Menara Kuala Lumpur

The Menara KL, the television tower of Kuala Lumpur, is very close to the Petronas Towers. From up there you have a great view of the Petronas Towers and you can even take photos without annoying glass panes. Admission to the Open Deck costs an impressive 105 RM.

The view is great, but there is even better. The best vantage point can be found in our article on Kuala Lumpur insider tips.

Even more sights in Kuala Lumpur

Worth seeing is the Merdeka Square, the independence square in Kuala Lumpur. There is also a surprising amount of green in the city. Nature lovers will find a bird park and a butterfly park in the city.

Just outside are the Batu Caves, a large cave complex that is a popular pilgrimage destination for Hindus.

In addition to the actual sights, what we liked best was to stroll through the individual districts and get to know life there. Every area is different - Chinatown, Little India, modern Bukit Bintang. Let yourself go and discover Kuala Lumpur on foot.

If you don't have much time and want to see many sights as quickly and comfortably as possible, we recommend this 4-hour private city tour: City tour in Kuala Lumpur.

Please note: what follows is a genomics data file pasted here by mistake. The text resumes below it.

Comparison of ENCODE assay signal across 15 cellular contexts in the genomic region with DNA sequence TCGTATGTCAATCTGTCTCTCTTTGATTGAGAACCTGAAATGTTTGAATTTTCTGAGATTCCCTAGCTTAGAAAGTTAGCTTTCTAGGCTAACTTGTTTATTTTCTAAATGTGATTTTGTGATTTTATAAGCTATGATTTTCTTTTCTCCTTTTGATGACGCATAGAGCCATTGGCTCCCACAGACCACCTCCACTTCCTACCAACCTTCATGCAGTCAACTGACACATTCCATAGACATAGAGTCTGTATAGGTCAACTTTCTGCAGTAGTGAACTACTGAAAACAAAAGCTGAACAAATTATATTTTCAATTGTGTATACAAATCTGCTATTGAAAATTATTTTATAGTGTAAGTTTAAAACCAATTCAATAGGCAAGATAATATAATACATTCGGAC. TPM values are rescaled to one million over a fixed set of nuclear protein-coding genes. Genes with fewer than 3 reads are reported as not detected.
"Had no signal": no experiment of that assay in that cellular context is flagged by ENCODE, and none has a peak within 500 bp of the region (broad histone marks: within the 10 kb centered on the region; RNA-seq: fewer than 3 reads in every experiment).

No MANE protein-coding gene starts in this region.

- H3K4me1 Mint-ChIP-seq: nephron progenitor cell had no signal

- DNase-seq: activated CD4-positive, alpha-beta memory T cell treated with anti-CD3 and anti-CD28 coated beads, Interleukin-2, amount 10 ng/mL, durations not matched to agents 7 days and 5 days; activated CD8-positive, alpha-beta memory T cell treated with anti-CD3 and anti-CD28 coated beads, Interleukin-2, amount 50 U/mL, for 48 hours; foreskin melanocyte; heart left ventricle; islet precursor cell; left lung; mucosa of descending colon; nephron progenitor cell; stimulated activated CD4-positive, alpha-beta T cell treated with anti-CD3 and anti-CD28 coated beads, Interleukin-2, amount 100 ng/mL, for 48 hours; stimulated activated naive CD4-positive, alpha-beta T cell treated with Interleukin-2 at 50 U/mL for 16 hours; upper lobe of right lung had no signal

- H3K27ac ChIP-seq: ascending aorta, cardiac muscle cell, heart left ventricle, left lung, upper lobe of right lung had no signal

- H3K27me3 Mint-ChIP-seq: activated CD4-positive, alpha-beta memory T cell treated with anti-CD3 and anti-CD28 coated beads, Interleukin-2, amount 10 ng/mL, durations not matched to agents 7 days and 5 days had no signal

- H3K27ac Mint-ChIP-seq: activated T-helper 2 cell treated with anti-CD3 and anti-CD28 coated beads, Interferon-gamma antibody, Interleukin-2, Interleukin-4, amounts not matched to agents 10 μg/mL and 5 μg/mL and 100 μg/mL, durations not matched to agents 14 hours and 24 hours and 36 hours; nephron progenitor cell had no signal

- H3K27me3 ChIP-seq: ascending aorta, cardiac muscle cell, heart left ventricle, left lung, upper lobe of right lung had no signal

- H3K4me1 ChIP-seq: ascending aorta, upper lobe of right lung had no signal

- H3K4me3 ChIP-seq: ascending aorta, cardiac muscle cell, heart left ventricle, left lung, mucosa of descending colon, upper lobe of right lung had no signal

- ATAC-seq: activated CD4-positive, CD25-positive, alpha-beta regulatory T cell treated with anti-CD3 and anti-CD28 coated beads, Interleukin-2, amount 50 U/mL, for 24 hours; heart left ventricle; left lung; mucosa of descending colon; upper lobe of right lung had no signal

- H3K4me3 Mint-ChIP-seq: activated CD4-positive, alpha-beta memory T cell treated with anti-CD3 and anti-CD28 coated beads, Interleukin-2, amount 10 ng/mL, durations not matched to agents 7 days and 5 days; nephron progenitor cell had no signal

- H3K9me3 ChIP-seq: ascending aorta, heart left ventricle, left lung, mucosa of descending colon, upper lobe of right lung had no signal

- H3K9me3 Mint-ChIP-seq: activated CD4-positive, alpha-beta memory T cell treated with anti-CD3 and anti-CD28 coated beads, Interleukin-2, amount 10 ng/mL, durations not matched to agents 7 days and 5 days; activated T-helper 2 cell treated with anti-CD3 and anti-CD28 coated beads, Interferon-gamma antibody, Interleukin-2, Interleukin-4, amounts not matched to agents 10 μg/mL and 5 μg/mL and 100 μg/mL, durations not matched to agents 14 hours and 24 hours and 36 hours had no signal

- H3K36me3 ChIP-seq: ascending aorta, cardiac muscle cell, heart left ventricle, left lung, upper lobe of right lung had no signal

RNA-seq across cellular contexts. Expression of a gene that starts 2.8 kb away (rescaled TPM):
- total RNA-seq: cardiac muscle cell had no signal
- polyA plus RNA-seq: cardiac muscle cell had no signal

Surroundings of Kuala Lumpur

If you're only in Kuala Lumpur for a few days and don't have time to travel around Malaysia, a day trip might be a good idea for you. Offer would be z. B. a day trip to Malacca, 150 kilometers south.

The city has a colonial past under Portuguese and Dutch sovereignty. The really picturesque old town of Melake is therefore now a UNESCO World Heritage Site. We can recommend you this private tour: Day trip to Malacca.

Sim card in Kuala Lumpur


Almost every hotel in Kuala Lumpur offers free WiFi. In our hotel the connection was very fast, so that we could work well from there. Many cafes and restaurants also have wifi.

Cellular and mobile internet

If you always want to be online, you can buy a SIM card for your mobile phone. You can get them directly at the airport, in every shopping center and in small shops or vendors on the street.

If you buy the SIM card in a larger shop or at the airport, you usually have to bring your passport with you to buy it. We bought our card from a small street stall and were not asked for it.

We had a SIM card from Hotlink. For 10 RM we had 300 MB of data. Another 150 MB could be booked for 6 RM at any time. The connection wasn't incredibly fast, but it was completely sufficient for our purposes.